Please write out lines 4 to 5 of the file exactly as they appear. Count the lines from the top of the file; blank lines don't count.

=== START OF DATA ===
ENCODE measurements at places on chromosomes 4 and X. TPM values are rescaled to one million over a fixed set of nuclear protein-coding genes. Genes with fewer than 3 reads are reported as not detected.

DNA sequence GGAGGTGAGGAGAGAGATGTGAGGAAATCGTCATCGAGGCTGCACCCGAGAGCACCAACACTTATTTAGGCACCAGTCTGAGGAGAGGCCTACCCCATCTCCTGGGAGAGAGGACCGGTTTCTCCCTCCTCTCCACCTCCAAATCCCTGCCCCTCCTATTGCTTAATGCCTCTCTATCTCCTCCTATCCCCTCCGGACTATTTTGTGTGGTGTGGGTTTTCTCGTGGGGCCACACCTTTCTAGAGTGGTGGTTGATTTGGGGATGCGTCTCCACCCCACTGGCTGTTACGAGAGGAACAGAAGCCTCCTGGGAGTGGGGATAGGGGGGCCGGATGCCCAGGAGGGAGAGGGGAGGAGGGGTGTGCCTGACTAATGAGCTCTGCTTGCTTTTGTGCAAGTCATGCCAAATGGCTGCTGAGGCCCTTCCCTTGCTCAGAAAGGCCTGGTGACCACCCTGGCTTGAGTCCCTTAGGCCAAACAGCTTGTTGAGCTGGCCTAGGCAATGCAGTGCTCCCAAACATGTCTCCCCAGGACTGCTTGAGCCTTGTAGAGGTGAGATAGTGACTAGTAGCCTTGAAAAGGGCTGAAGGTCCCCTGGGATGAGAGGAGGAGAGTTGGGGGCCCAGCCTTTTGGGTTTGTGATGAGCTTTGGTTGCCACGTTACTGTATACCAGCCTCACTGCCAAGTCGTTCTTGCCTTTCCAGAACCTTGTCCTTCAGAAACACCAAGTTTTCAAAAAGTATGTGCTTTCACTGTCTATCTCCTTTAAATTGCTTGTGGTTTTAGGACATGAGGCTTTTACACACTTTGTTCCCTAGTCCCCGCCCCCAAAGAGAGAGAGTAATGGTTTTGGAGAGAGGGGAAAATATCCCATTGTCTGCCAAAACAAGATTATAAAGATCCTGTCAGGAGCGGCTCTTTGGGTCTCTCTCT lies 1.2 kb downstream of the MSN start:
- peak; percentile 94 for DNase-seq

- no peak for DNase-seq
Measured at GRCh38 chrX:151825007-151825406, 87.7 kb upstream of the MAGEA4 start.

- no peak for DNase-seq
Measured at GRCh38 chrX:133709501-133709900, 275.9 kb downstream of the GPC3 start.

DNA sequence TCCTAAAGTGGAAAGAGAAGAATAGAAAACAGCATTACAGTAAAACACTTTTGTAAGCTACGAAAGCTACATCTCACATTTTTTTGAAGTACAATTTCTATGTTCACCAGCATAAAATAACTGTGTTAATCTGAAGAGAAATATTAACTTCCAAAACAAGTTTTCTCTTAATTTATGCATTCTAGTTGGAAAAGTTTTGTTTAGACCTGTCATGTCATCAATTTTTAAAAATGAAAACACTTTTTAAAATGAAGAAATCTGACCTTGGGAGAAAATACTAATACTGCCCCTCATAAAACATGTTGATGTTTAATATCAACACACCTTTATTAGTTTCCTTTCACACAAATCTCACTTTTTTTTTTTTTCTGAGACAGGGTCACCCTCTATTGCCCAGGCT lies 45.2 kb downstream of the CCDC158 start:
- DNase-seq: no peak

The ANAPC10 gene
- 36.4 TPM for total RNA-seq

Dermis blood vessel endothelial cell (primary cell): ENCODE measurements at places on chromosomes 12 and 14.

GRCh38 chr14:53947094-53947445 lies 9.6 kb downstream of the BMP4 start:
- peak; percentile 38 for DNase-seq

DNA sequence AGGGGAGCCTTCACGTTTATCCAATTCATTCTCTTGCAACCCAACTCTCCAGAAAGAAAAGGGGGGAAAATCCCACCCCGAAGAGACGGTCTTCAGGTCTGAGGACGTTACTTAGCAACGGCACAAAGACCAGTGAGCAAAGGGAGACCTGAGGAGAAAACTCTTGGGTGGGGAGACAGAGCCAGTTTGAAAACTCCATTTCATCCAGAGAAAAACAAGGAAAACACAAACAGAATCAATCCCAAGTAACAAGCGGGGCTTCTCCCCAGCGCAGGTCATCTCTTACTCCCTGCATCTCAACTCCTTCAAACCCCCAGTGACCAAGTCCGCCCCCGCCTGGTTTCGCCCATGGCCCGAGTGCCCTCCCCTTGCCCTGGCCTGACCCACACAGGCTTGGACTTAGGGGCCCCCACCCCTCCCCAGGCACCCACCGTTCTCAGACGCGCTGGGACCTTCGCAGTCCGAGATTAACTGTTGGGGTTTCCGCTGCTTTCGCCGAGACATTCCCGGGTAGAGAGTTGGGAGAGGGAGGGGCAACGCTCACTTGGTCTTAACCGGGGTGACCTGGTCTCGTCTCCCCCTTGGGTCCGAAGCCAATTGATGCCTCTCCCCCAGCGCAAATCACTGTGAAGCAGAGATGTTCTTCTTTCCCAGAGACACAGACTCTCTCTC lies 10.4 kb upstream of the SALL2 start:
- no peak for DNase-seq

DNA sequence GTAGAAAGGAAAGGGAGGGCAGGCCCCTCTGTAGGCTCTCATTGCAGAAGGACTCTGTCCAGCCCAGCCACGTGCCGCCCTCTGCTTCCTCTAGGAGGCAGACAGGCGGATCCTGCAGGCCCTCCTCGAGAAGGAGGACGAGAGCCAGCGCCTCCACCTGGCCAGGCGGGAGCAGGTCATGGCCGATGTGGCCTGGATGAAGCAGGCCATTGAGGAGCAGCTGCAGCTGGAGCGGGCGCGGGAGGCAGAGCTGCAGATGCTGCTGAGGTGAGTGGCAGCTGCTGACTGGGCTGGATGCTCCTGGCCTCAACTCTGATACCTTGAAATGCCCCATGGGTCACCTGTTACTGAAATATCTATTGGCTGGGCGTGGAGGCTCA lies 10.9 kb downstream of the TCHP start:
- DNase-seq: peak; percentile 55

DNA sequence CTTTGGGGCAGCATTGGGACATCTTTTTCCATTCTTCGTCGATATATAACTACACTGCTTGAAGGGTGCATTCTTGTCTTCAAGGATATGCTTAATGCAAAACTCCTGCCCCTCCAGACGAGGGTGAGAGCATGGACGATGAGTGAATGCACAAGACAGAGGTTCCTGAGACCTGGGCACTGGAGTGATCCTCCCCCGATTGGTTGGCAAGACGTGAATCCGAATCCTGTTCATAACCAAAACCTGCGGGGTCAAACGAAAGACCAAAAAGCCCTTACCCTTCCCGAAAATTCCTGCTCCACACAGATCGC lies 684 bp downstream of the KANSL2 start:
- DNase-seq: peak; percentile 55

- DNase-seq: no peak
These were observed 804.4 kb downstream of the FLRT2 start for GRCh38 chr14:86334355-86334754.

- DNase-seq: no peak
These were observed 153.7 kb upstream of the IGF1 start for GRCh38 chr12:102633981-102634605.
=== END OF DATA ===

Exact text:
- no peak for DNase-seq
Measured at GRCh38 chrX:151825007-151825406, 87.7 kb upstream of the MAGEA4 start.